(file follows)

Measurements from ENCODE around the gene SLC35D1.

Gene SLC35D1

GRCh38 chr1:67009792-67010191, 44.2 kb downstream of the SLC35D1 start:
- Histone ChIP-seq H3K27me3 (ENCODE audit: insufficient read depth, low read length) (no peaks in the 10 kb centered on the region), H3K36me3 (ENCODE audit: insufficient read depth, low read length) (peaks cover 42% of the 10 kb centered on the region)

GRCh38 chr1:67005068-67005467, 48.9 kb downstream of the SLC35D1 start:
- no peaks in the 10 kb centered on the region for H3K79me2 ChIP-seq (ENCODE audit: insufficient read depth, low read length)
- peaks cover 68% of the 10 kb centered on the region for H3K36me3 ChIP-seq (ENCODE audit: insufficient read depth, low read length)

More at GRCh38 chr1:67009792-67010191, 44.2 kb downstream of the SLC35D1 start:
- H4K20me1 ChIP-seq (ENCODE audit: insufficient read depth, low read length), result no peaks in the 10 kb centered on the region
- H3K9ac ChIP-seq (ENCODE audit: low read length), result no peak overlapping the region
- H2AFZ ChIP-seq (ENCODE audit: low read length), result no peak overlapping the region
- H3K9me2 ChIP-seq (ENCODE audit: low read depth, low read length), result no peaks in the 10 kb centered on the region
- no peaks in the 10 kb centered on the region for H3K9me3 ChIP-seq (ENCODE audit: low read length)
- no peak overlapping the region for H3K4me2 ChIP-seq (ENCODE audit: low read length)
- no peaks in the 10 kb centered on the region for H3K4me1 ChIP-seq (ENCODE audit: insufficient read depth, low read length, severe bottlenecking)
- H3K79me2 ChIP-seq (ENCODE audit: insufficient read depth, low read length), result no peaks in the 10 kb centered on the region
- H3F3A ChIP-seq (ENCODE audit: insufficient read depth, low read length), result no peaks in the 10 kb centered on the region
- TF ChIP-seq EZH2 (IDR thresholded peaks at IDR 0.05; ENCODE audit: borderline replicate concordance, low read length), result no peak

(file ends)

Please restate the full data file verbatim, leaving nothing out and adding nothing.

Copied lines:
Measurements from ENCODE around the gene SLC35D1.

Gene SLC35D1

GRCh38 chr1:67009792-67010191, 44.2 kb downstream of the SLC35D1 start:
- Histone ChIP-seq H3K27me3 (ENCODE audit: insufficient read depth, low read length) (no peaks in the 10 kb centered on the region), H3K36me3 (ENCODE audit: insufficient read depth, low read length) (peaks cover 42% of the 10 kb centered on the region)

GRCh38 chr1:67005068-67005467, 48.9 kb downstream of the SLC35D1 start:
- no peaks in the 10 kb centered on the region for H3K79me2 ChIP-seq (ENCODE audit: insufficient read depth, low read length)
- peaks cover 68% of the 10 kb centered on the region for H3K36me3 ChIP-seq (ENCODE audit: insufficient read depth, low read length)

More at GRCh38 chr1:67009792-67010191, 44.2 kb downstream of the SLC35D1 start:
- H4K20me1 ChIP-seq (ENCODE audit: insufficient read depth, low read length), result no peaks in the 10 kb centered on the region
- H3K9ac ChIP-seq (ENCODE audit: low read length), result no peak overlapping the region
- H2AFZ ChIP-seq (ENCODE audit: low read length), result no peak overlapping the region
- H3K9me2 ChIP-seq (ENCODE audit: low read depth, low read length), result no peaks in the 10 kb centered on the region
- no peaks in the 10 kb centered on the region for H3K9me3 ChIP-seq (ENCODE audit: low read length)
- no peak overlapping the region for H3K4me2 ChIP-seq (ENCODE audit: low read length)
- no peaks in the 10 kb centered on the region for H3K4me1 ChIP-seq (ENCODE audit: insufficient read depth, low read length, severe bottlenecking)
- H3K79me2 ChIP-seq (ENCODE audit: insufficient read depth, low read length), result no peaks in the 10 kb centered on the region
- H3F3A ChIP-seq (ENCODE audit: insufficient read depth, low read length), result no peaks in the 10 kb centered on the region
- TF ChIP-seq EZH2 (IDR thresholded peaks at IDR 0.05; ENCODE audit: borderline replicate concordance, low read length), result no peak